Read the Review...

The Epox EP-9NPA+ Ultra offers users a very flexible nForce 4/PCI Express platform, and has some useful integrated peripherals like a 8-channel audio, 10 USB2.0 ports, IEEE 1394a, and Gigabit LAN. It's not the most well equipped motherboard we've ever dealt with, but for mainstream users I think you could say it fills out all the necessary points well. At the bottom right hand corner of the motherboard is the Port 80 diagnostics card which flashes two digit error codes to identify system status. Continue Here>>

PCstats Weekly Tech Tips: Administrator Loophole

When it comes to Windows Operating Systems, there is almost always an "Administrator" account set up by default that gives potential hackers or trouble makers a user name with administrative access already. With a little know how, it remarkably easy for someone to break into a system through the Administrator account. Luckily Windows also gives end users the ability to change the name of the default Administrator account to whatever you'd like.

To do that we'll need to access the Local Security Settings (Start -> Run then type secpol.msc and press the Ok button) and from there follow this path Local Policies -> Security Options. On the right hand window find the Accounts: Rename administrator account policy and double click on it. From here enter a name which will become the default administrator account (ie from Administrator -> Power Dude or whatever you'd like) and press the ok button.

Now your computer no longer has an Administrator account but a custom one which only you know. ;-)

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Tech Dawn of the Personal Media Player

There's always a type of gadget out there that the techno-literate are drooling for long before the regular public becomes aware of their existence. The MP3 player was a great example of this trend. There were MP3 players, and CD players that played MP3s, and the Creative Nomad hard drive-based player, none of which made much of a ripple on the public consciousness; then there was the iPod.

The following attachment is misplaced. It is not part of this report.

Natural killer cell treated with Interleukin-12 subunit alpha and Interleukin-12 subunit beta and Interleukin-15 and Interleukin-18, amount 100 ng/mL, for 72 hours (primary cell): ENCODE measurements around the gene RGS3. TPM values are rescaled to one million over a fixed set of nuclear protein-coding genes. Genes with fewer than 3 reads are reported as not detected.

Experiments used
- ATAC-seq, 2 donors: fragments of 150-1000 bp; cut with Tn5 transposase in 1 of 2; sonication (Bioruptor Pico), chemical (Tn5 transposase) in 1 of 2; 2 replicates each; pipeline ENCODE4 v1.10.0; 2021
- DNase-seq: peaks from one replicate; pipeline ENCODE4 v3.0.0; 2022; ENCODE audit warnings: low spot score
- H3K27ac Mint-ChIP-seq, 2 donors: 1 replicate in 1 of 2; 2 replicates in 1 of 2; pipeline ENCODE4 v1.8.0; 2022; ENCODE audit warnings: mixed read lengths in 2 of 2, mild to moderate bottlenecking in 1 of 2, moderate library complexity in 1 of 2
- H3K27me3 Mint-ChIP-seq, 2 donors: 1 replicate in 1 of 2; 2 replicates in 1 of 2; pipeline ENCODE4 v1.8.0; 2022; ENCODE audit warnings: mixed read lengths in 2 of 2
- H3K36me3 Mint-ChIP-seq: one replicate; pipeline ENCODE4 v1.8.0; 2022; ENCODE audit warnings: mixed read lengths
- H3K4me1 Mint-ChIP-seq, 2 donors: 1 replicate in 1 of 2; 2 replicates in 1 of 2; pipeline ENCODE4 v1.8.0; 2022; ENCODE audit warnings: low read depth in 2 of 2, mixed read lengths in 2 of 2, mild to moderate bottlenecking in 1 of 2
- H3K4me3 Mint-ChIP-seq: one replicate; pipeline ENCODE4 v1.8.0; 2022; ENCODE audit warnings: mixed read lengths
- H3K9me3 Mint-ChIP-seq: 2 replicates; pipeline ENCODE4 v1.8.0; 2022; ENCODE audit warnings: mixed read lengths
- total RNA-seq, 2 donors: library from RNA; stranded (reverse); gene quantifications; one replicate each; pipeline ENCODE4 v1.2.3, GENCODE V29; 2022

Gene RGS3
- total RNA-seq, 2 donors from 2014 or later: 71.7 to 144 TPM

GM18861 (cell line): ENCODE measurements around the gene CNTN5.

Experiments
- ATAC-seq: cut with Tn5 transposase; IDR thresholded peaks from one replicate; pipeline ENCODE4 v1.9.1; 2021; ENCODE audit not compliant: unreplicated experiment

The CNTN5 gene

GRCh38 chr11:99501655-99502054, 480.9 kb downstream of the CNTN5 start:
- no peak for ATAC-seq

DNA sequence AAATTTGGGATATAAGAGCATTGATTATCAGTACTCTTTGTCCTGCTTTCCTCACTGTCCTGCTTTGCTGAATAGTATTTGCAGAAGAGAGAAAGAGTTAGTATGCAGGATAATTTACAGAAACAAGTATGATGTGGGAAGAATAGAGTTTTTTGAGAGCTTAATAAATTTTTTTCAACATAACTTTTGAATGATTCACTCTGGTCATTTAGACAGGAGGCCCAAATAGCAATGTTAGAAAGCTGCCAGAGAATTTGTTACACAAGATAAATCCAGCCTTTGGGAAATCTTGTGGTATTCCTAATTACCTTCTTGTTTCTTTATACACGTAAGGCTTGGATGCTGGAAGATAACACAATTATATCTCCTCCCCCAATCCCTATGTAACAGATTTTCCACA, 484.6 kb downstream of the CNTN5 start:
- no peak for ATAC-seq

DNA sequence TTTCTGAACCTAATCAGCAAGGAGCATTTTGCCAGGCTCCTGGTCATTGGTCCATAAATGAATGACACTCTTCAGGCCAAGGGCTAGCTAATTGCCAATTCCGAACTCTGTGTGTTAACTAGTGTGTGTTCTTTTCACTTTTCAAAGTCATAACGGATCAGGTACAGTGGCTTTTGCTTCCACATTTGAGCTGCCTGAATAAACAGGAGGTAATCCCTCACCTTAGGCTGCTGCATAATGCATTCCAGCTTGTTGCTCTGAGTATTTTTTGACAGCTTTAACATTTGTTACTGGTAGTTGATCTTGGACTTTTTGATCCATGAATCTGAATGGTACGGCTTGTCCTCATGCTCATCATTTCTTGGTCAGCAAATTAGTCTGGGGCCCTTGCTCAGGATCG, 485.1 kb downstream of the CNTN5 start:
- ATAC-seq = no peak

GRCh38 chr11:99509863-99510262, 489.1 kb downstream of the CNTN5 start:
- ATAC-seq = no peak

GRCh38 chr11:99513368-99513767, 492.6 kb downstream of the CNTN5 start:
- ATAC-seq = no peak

The portable multimedia player may be the best current example of this trend in the present day. After hard disk players became well known, Archos produced a version which not only had a hard disk but also an LCD screen. It was capable of playing movie clips and displaying photos as well as MP3 audio. Due to its high cost, it made little impact on the market, but the idea had been planted. Fast forward to four years later and almost every computer company has one of these players in production or development. Even Apple will soon have an iPod that plays video. Sony's PSP, though a game machine first, also taps into this market with its movie and music playing abilities.

It's hard to deny the potential benefits of these devices. In a much smaller package than a laptop, you can pack equivalent hard disk space, movie and music playing and photo viewing power. Even better, with no keyboard or pen interface, you can't actually use them to work!

None of these products have struck a nerve with the public yet, due to a combination of high prices and the difficulty of producing a portable multimedia player that will appeal to everyone. Video formats are a potential mine field for any emerging product, as a multimedia player not only needs to be able to display a wide range of them, but also needs the horsepower to display them at reasonable frame rates. The Sony PSP has sold hundreds of thousands of units on the strength of its games though, so it is quite possible that as it's multimedia capabilities become well known, demand for these types of devices will increase. Certainly dropping the price below the magical $300 mark will help multimedia players appeal to the general public.

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This Issue By
. M. Page
Weekly Tips
. C. Sun
. M. Dowler